Local veteran among heroes remembered

CEYLON – Lyle Anderson admits he always wondered how the people of Korea thought of the American soldiers who fought in their land 60 years ago. But any lingering doubts he may have had were wiped away when he attended the “Heroes Remembered” ceremony last month in Washington D.C.

The “Heroes Remembered” event was to commemorate the 60th anniversary of the end of the Korean War. Anderson, thanks to his daughter Ann Soderlund, attended the event in Washington D.C. on July 27.

“My daughter was the one that kept pushing us to go and made the arrangements,” Anderson admitted. “The Korean Vets Association was having their convention at that time.”

While Anderson is the only known local Korean veteran to attend the ceremony, the event honored all Korean vets. About 5,000 people turned out for the event, where about 1,500 Korean veterans honored for their efforts.

“The unique thing is the medals they gave us were made from the recycled barbed wire that marked the demilitarized zone, or DMZ, between North and South Korea,” Anderson said.

Speakers ranged from President Barack Obama (whose speech was televised from the event) to U.S. Secretary of Defense Chuck Hagel, to Chairman of the Republic of Korea Joint Chiefs General Jung.

“They also had the first four-star general of Korea, and he’s 93 years old,” Anderson said. “It’s amazing to see how grateful that nation is for what we’d done. After the treaty, they are now one of the top economic nations; they have a free democratic country.”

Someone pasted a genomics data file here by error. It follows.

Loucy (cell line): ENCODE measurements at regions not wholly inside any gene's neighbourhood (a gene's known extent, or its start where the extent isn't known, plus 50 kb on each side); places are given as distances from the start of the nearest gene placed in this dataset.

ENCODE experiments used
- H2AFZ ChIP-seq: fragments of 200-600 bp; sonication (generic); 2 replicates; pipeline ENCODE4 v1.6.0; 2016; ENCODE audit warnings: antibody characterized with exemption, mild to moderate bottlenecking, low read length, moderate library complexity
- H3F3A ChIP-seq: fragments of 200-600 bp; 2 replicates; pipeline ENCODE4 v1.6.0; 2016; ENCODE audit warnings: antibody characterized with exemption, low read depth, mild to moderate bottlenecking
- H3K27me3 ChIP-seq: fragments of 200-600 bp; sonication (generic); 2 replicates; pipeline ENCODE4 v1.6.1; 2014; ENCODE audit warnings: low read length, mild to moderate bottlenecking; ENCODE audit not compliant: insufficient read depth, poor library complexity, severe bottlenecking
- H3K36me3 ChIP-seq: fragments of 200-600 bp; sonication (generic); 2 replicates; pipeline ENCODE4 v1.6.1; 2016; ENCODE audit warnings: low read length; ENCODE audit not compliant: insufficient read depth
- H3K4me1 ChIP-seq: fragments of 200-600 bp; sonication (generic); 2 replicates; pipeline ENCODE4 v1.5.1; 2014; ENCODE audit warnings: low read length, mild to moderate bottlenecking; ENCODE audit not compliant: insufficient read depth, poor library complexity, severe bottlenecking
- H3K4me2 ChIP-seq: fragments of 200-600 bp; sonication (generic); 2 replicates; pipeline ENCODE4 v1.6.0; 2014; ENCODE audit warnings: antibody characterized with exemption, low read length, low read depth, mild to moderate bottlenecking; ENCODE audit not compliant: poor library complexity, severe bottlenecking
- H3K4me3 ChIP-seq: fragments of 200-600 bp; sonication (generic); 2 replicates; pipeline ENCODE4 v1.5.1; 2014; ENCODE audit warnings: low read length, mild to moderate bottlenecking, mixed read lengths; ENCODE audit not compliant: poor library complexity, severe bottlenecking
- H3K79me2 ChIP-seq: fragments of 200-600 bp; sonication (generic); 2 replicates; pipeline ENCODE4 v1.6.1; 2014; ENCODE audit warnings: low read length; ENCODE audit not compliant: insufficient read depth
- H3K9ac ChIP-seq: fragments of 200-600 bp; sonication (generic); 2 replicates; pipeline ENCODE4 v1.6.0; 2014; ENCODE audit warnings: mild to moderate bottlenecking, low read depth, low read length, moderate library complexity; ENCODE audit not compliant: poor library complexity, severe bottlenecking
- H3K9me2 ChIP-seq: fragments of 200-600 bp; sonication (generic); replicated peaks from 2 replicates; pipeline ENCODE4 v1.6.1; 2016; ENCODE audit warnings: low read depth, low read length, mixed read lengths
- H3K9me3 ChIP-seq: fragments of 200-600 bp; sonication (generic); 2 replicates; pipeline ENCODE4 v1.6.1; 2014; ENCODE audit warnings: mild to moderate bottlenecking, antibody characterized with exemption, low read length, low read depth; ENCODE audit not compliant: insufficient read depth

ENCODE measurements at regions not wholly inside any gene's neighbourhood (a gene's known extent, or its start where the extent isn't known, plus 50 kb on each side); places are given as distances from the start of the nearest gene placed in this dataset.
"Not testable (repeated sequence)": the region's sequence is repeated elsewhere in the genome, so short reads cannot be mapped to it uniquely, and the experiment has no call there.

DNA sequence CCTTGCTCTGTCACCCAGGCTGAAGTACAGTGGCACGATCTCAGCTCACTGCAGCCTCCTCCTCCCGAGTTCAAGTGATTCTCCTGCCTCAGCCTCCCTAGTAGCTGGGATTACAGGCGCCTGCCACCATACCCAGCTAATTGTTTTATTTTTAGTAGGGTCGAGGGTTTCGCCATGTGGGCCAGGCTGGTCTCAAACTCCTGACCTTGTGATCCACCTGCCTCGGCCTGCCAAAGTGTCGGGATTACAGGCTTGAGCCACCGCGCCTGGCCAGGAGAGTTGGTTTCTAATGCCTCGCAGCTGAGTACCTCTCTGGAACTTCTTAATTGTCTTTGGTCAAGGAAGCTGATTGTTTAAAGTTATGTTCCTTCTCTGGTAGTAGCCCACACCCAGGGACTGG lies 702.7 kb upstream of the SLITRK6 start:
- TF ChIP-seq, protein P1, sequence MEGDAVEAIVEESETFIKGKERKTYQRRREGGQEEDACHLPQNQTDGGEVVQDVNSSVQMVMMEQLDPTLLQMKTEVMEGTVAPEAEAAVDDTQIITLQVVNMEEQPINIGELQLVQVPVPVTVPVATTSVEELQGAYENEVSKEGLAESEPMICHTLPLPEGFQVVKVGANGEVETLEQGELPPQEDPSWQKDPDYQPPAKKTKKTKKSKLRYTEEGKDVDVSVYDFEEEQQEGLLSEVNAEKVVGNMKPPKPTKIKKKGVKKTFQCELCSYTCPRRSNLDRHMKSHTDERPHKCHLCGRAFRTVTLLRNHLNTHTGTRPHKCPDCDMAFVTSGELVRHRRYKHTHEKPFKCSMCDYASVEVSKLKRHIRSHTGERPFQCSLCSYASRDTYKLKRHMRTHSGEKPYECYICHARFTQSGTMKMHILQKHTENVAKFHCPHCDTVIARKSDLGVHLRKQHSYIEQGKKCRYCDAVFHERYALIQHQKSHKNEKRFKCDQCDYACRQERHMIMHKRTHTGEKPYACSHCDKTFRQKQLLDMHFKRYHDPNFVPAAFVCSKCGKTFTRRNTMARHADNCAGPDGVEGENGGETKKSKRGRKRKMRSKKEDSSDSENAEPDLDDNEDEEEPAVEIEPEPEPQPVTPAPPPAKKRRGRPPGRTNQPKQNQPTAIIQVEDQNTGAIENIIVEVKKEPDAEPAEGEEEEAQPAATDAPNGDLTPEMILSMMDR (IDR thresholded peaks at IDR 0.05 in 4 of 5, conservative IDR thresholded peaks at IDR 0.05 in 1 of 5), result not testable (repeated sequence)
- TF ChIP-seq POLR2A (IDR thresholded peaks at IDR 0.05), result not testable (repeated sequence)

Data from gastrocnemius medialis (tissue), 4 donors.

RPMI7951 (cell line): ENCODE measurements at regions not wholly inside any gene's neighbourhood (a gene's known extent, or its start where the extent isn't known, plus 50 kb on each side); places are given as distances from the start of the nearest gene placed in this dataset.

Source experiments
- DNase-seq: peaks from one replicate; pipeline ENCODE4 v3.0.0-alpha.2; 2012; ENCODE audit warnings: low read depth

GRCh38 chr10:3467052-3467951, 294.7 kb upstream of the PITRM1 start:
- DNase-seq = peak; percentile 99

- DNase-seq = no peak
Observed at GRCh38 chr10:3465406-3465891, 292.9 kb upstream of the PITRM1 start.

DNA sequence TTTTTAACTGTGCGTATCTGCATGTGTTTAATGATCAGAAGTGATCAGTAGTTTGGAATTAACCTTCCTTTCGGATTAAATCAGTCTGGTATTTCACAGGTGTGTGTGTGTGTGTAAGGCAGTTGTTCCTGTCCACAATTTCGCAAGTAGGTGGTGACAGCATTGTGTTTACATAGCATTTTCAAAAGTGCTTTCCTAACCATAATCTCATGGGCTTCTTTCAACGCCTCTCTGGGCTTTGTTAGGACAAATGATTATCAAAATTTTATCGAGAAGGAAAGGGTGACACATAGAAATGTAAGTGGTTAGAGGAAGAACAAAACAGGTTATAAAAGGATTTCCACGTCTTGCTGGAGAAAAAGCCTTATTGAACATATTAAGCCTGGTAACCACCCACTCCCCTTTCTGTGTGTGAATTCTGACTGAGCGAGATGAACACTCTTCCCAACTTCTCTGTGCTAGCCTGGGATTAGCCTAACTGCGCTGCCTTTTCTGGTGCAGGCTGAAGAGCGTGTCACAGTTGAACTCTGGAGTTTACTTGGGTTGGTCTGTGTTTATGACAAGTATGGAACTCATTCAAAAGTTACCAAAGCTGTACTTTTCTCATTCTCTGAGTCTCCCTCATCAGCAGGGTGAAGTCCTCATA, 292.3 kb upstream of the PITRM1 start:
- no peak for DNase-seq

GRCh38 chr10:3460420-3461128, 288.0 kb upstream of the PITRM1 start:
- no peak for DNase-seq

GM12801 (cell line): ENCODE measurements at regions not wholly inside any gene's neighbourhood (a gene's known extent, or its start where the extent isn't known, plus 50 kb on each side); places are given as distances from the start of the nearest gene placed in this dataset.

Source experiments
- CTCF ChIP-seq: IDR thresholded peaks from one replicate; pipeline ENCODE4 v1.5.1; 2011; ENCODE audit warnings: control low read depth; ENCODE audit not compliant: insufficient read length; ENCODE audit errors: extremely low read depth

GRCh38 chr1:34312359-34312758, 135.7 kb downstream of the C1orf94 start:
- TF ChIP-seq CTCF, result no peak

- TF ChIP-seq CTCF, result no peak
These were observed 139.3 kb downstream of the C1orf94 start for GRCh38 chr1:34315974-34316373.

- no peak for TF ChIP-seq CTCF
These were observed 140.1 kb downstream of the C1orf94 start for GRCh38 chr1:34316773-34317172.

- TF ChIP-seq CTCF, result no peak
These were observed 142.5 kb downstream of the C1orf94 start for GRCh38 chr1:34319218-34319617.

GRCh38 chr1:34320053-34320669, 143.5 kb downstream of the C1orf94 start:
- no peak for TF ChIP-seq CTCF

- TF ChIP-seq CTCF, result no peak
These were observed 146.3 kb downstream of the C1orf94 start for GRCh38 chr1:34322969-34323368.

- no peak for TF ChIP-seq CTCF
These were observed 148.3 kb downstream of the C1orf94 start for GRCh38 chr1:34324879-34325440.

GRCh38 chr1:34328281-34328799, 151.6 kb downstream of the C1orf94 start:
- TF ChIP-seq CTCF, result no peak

Over the years, Anderson has had a few experiences that have shown him just how much his service meant to the people of Korea.

“I’d wondered what the Koreans thought of us,” he said. “When my son was in college, he’d brought home some Korean exchange students. Those two boys thanked me nearly every single day for being over there. They said if it wasn’t for our soldiers, they would not have the good life they have today. It was really great to get acquainted with them.”

That point was driven home even more during the “Heroes Remembered” ceremony.

“At the World War II memorial, I had my medals on, and I must’ve looked like some big hero,” Anderson said. “I had these two women ask to take their picture with me. Then there was a group of schoolchildren there and they all just crowded around me, wanting a picture. Every single one of those children said, ‘Thank you for serving.’ It broke me up. … If you didn’t feel like a hero going in there, you definitely felt like one coming out. It’s just too bad that every Korean vet couldn’t be there. Because we were all in there, we were a part of it, and they wanted us to know that we were all heroes. We didn’t get a big welcome when we first came back, but they’ve made it up to us since.”